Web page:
Floor Statement of Senator Chuck Grassley

Nomination of Janet Yellen to be Fed Chairman
Delivered Monday, Jan. 6, 2014


Over the past five years the Federal Reserve has pursued unconventional and unprecedented monetary policy. As vice chair of the Fed, Janet Yellen has been a strong proponent of these policies. As chair, she is likely to continue these same easy money policies with the same, if not more, vigor than her predecessor.

I have deep concerns about the long-term effects of pursuing these policies. Historical evidence suggests that failing to rein in easy money policies on a timely basis risks fueling an economic bubble or even hyperinflation.

It is true that one of the lessons learned from the Great Depression was that an overly tight monetary policy in a recession risks economically debilitating deflation. Thus, understandably, when the recession hit in 2008 the Fed sought to avoid the mistakes of the past by lowering interest rates to encourage investment. However, this expansionary monetary policy cannot continue into perpetuity without causing real and lasting damage to our economy.

Just as we should not repeat the mistakes of the Great Depression, we need to be careful not to repeat the mistakes that fueled our recent recession. Let us not forget that our current economic stagnation began with the bursting of the housing bubble in late 2007. A housing bubble fueled by rampant speculation that was driven, in part, by historically low interest rates maintained by the Fed between 2001 and 2004.

Yet, once again we see the Fed embarking on a policy of sustained historically low interest rates. The Fed has now maintained the Federal Funds rate essentially at zero for over five years. What may be the future consequences of this policy? What new bubble will arise? At this point, I do not think anyone can answer these questions definitively. But no one can deny that the risks are real and could be devastating.

The Fed though has not just sought to maintain record low interest rates. With its traditional monetary tool tapped out, the Fed has turned to a less conventional and more aggressive program in an attempt to jumpstart our economy and lower unemployment.

The Fed is now engaged in an open-ended policy it has termed quantitative easing. Essentially, this is a fancy way to say the Fed is flooding the economy with trillions of dollars through large purchases of mortgage-backed securities and longer-term Treasury securities. As a result of this program, the Fed has seen its balance sheet more than quadruple from around $800 billion to nearly $4 trillion. Vice Chairman Yellen has not presented a plan to Congress on how the Fed plans to deal with this issue.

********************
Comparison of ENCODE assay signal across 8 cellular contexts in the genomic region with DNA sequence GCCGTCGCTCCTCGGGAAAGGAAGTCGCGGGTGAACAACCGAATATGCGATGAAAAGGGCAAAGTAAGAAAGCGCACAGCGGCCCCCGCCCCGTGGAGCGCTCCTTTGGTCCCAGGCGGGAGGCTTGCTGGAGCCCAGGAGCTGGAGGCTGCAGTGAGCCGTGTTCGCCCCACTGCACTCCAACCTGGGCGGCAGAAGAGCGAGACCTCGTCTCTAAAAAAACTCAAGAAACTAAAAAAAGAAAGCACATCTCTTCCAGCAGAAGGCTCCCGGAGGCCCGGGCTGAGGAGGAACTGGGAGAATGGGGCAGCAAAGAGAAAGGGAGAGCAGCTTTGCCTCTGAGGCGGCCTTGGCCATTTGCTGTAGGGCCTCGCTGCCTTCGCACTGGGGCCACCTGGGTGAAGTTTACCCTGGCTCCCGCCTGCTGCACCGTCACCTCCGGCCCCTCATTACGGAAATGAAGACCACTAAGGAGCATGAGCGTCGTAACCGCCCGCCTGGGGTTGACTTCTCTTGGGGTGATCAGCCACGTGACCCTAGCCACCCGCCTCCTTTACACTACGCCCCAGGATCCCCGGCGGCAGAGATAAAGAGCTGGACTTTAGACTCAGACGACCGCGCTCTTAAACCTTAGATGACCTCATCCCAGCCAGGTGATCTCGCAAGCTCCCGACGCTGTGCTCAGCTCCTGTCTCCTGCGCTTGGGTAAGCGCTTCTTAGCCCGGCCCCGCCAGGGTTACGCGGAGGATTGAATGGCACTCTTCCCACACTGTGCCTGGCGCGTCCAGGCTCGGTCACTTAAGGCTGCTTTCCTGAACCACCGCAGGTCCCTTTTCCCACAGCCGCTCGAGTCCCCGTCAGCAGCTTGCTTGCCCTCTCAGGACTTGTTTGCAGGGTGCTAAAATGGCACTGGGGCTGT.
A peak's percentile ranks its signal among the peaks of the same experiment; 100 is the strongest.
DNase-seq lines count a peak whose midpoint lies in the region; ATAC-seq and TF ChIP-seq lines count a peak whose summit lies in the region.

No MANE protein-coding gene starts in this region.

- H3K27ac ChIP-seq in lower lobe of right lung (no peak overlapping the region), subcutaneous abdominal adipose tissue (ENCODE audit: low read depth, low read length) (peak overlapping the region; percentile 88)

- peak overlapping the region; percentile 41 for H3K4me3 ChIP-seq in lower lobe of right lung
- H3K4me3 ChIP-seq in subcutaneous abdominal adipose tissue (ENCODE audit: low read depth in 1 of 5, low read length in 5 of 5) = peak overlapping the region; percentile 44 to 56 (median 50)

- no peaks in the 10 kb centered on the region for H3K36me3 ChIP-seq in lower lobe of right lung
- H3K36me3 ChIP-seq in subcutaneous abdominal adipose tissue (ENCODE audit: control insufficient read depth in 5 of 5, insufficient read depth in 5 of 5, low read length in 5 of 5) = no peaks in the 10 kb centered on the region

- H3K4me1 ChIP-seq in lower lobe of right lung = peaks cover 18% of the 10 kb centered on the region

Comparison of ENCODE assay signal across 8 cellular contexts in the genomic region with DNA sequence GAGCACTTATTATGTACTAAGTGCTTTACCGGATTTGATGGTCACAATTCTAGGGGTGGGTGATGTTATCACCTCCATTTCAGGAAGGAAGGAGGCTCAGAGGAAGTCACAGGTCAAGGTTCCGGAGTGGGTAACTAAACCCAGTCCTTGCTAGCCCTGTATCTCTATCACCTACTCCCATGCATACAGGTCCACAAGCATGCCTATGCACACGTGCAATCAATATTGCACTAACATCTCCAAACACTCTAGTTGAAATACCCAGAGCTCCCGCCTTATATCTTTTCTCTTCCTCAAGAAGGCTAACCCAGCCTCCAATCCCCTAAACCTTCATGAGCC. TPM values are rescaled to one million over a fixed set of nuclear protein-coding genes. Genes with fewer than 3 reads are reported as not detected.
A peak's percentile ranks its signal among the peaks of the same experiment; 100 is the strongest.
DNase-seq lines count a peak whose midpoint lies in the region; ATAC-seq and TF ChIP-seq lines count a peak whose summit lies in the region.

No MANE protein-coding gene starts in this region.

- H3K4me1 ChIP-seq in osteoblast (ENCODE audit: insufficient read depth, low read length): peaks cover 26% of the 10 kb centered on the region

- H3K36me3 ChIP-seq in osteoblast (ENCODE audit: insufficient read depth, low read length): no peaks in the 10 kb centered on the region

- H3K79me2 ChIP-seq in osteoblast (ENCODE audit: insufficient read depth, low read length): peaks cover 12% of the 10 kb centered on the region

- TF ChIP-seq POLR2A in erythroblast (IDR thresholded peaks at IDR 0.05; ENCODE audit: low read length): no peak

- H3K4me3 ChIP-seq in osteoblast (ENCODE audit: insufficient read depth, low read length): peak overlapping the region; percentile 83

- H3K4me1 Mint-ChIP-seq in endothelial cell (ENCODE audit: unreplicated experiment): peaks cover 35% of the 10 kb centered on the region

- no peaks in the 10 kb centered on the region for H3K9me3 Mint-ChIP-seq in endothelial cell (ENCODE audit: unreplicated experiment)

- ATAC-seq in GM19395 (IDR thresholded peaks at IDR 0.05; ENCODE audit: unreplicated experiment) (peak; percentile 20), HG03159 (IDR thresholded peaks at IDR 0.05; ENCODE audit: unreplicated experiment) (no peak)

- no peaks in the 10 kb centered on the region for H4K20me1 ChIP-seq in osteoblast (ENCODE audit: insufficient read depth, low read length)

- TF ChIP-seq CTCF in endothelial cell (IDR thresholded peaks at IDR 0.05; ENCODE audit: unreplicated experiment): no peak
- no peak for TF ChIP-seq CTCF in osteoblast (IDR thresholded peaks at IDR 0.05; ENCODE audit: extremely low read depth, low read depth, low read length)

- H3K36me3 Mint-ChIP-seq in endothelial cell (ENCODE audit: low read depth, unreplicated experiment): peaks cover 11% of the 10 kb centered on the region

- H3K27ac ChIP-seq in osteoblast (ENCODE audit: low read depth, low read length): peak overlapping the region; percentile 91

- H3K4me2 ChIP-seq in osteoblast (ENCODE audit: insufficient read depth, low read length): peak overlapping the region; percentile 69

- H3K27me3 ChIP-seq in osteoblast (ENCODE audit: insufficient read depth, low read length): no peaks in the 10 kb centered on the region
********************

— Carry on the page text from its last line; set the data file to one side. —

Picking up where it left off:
While I welcome the news from the Feds’ December meeting that it intends to reduce the monthly purchases, I fear it may already be in too deep. It remains unclear how the Fed will be able to go about unwinding its nearly $4 trillion balance sheet without spooking investors.

The stock market has become addicted to the Fed’s easy money policies. This has led one notable investment advisor to question whether the Fed will ever be able to end the quantitative easing program.

While the stock market has become addicted to easy money, the benefit to Main Street has been questionable at best. Unemployment remains high, bank lending remains tight, and savers discouraged.

While the benefits to Main Street remain unnoticeable, Main Street most certainly will feel the pain should the Fed carry on its easy money policy for too long.

For an example of what Main Street could be in store for, one need look no further than the late 1970s and early 1980s. The easy money policies of the 1970s intended to spur employment resulted in stagflation, a period of hyperinflation and high unemployment. During this period unemployment topped 10 percent while inflation exceeded 14 percent.

The experience of the late 1970s and early 1980s made it clear that once you let the inflation genie out of the bottle it is very difficult to stamp it out. After suffering years of stagflation, Americans were then subject to the pain of unprecedented interest rates as high as 20 percent just to get hyperinflation back under control.

Statements by Ms. Yellen indicate she would be open to inflation exceeding the fed target of 2 percent as a means to achieve full employment. While achieving full employment may be a noble goal, the Fed has a dismal record at being able to produce sustainable job creation through expansionary monetary policy.

While inflation may aid employment in the very short term, our experience with stagflation in the 1970s shows this tradeoff falls apart quickly as people’s expectations change. Sustainable job growth comes not from inflation, but price stability that promotes long-run economic growth. We need a chairman focused on a strong dollar and low inflation.

My concerns about the Fed’s easy money policies and inflation led me to vote against Chairman Bernanke for his second term at the Fed. Because it appears that Ms. Yellen will continue to pursue these misguided policies, I cannot in good conscience vote in favor of her confirmation.